A market value adjustment (MVA) is a term used in the insurance world to describe a situation when an investment’s or security’s current market value falls below the price initially paid for it. MVAs are common with annuities, as their values can change based on market conditions. This guide will discuss how MVAs work and what you need to know if you consider an annuity.
“A market value adjustment is a method an annuity issuer lessens its risk of interest rates. In other words, a financial change can be used on an annuity contract if someone breaks the terms by withdrawing early.”
What is a Market Value Adjustment (MVA)?
A withdrawal above the maximum penalty-free amount will be subject to market value adjustment (MVA) for the period the surrender charges apply. An MVA is an amount by which a full or partial withdrawal is adjusted, resulting in a positive or negative impact on the withdrawal. The adjustment will apply to any withdrawal subject to a surrender charge and will be applied on the withdrawal date before applying the surrender charge. MVAs will not apply to a penalty-free withdrawal amount.
How does A Market Value Adjustment (MVA) Work?
Depending on the direction interest rates move, the market value adjustment may increase or decrease benefits payable under the contract. However, in no event will the MVA reduce the cash surrender value below the guaranteed minimum. An adjustment will not apply to:
- amounts are withdrawn under the penalty-free withdrawal provision,
- death benefits, or
- amounts are withdrawn, not subject to a surrender charge.
A Market Value Adjustment can be attached to a traditional fixed, fixed index annuity, or multi-year guaranteed annuity (MYGA) with a built-in interest rate adjustment factor that can cause the actual crediting rates to increase or decrease in response to economic market conditions.
Most contracts have a fair value adjustment built-in as a standard feature, especially a fixed indexed annuity.
The MVA allows the life insurance company to give you higher caps and growth rates to protect against market losses.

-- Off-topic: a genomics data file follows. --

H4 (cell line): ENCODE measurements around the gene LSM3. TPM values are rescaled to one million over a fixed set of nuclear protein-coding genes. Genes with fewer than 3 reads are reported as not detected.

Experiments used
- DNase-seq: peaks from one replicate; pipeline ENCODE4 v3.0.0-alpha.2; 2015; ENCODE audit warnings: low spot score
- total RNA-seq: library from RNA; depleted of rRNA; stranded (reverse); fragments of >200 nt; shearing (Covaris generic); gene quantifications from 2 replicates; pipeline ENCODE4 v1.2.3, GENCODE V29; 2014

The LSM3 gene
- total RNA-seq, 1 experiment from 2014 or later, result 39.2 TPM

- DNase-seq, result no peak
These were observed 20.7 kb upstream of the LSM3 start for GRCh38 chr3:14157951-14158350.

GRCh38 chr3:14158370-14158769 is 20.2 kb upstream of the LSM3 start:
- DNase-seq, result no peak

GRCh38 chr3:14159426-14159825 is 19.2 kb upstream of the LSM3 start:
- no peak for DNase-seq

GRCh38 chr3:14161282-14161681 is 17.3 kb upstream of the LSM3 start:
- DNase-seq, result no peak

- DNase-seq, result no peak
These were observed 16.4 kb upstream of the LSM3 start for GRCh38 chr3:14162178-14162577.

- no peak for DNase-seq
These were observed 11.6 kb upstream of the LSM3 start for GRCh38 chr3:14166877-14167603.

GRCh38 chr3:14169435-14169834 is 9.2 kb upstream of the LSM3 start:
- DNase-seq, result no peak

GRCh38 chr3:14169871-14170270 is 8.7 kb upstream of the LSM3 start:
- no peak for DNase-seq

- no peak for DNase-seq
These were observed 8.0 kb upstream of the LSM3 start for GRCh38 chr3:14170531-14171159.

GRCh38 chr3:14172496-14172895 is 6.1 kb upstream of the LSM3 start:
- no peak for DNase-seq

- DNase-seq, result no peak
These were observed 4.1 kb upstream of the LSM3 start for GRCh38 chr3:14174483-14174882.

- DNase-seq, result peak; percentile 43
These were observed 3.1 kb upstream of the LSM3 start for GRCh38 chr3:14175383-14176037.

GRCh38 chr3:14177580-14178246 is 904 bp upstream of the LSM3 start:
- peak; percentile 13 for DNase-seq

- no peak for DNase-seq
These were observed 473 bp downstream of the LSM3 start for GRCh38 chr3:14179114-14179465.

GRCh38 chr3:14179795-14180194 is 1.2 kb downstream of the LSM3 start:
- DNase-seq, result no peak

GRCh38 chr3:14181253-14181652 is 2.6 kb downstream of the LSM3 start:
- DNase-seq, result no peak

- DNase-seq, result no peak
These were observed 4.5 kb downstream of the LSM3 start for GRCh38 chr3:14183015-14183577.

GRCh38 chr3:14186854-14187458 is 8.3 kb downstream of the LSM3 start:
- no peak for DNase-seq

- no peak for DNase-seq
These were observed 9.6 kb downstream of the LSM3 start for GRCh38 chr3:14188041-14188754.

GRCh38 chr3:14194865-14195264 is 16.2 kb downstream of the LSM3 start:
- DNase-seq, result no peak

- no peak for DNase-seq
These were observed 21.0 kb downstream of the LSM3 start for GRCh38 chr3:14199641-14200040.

The market value adjustment only applies when you withdraw any amount in addition to the annual penalty-free withdrawal amount or if you surrender the annuity contract before the contract terms.
- Example #1: You have an annual 10% penalty-free withdrawal provision of your annuity, but you pocket 15% of your annuity in a given year. The MVA will apply from 11% to 15% of that withdrawal.
- Example #2: You are in a 10-year annuity contract. You decide in year seven to cancel the contract and move your money. The market value adjustment will apply to that cash surrender value.
If the interest rates are higher at the time of withdrawal than when the contract was purchased, a negative MVA will apply.
If interest rates are lower at the time of withdrawal than when the contract was purchased, a positive MVA will apply.
Why is there a Market Value Adjustment (MVA) in the first place?
The market value adjustment is how the insurance company protects itself from significant losses when a policy owner terminates their contract before the agreed term, specifically in varying market conditions.
The adjustment allows the life insurance company to pass down some of the risks of loss to the annuity owner due to an early surrender of the contract. In addition, the MVA alleviates expenses and allows them to offer a higher interest credit rate back to the client.
Who does the Market Value Adjustment Apply To?
An annuity contract owner wants to liquidate more cash value than they can in any given year. A contract owner wants to surrender their deferred annuity policy before the contract expiration date.
What are alternatives to an MVA?
- Consumers can find annuities with no MVA. In addition, some states won’t allow for an MVA.
- An annuity with extra liquidity like a Return of Premium or Accumulating Penalty-Free Withdrawals feature.
- Shorter-term annuity.
If you consider withdrawing more than the penalty-free amount, understand how an MVA could impact your decision. You can request a quote from us to get specific information about how an MVA would affect your situation. We hope this guide has helped explain surrender charges and MVAs. If you have any questions, please do not hesitate to contact us.
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Frequently Asked Questions
What does MVA stand for?
MVA stands for market value adjustment.
What is MVA?
If you withdraw more money than the penalty-free amount, the extra amount will be subject to a market value adjustment. This means that the withdrawal will be adjusted up or down, depending on how it affects the account. The adjustment will only apply to a withdrawal subject to a surrender charge and will be applied on the day of the withdrawal before applying the surrender charge. Penalty-free withdrawals will not be affected by this adjustment.